Read the complete original story by visiting the Michigan Tech news page. 


Meet Nathalie Osborn: SYP and Michigan Tech Alumna

Nathalie Osborn ’95

We love hearing back from those who are alumni of both Michigan Tech and Summer Youth Programs. Whether you attended in 2012 or 1985, we want to hear from you! Please share your story with us!

From tomboy attending the Women in Engineering Program (WIE) in the 80s, to presenting as a guest speaker for the 2018 WIE attendees, this energized leader, coach, director and co-author is sure leave a positive impact on everyone she meets. Here is Natalie’s story.

Hometown: I grew up in Mount Pleasant, Michigan which is a university town. My dad was a college professor at Central Michigan University (CMU), so I was familiar with university life and my mom volunteered in schools but stayed at home.

Siblings: I am the oldest of three, with one brother and one sister.

Childhood Hobbies: We always went to CMU games, and my family was very active. We participated in cross country skiing, and I played softball and ran cross country. I also did enjoy reading a lot. In grade school, I always loved reading the biographies about people’s life and adventures, like Amelia Earhart and Teddy Roosevelt.

Favorite subject in School: Math, because it always had right answers. I also liked science. My high school physics professor was one of my favorite teachers. My school also had a vocational training program, so I had the opportunity to take architectural drafting and electrical wiring. I really loved the style of learning by doing.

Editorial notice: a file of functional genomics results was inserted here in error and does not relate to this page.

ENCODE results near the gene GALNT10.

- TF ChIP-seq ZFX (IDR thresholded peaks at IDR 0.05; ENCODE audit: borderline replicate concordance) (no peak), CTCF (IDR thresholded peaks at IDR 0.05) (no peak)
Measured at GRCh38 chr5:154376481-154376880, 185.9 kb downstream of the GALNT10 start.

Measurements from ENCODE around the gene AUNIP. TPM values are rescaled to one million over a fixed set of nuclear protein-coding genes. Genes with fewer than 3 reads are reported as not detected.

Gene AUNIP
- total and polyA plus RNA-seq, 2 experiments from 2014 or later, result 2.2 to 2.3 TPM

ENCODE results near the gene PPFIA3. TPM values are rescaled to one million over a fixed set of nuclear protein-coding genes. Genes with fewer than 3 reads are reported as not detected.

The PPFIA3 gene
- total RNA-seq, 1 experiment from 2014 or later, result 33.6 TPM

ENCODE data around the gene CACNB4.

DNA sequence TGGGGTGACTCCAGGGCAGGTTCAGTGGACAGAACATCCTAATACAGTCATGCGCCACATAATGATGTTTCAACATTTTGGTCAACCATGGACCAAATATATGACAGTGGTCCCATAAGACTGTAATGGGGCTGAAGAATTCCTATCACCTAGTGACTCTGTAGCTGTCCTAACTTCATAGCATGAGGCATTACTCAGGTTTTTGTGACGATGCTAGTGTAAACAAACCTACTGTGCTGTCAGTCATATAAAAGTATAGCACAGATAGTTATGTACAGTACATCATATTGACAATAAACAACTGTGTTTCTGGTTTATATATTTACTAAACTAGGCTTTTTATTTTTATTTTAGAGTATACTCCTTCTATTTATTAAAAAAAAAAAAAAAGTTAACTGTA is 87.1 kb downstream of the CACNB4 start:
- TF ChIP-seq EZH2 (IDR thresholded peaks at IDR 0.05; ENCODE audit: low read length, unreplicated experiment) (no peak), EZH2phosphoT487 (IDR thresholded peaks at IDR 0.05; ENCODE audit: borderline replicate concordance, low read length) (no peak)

Role models: My grandfather and I were super close and I could talk to him about anything. He was hands-on and a techy person, and he taught me many things. I was a tomboy growing up and he embraced that and encouraged me to learn. Even at a young age I remember him telling me “I could be anything, have anything, or do anything I wanted.” He really was a great role model for me, and I am not sure I would have been as confident going into engineering without his support.

How did you learn about WIE and why did you attend? My father found out about the Women in Engineering Program and he knew I liked math and science so he encouraged me to attend. I thought why not! I will say I didn’t know how far north it was going to be! I remember that it was a great summer. I went to the program but we also took time to explore the UP. I remember hiking, seeing waterfalls, and it was just a great chance to see the beauty of the UP.

What do you recall about your week at WIE? The whole experience, especially being on a college campus, staying in the dorms, and eating in the dining hall helped me to see what the college experience would be like. I remember being excited to get to know women from other schools with the same interests. It was such a fun and energetic environment and a chance to explore all engineering disciplines and learn in a hands-on way.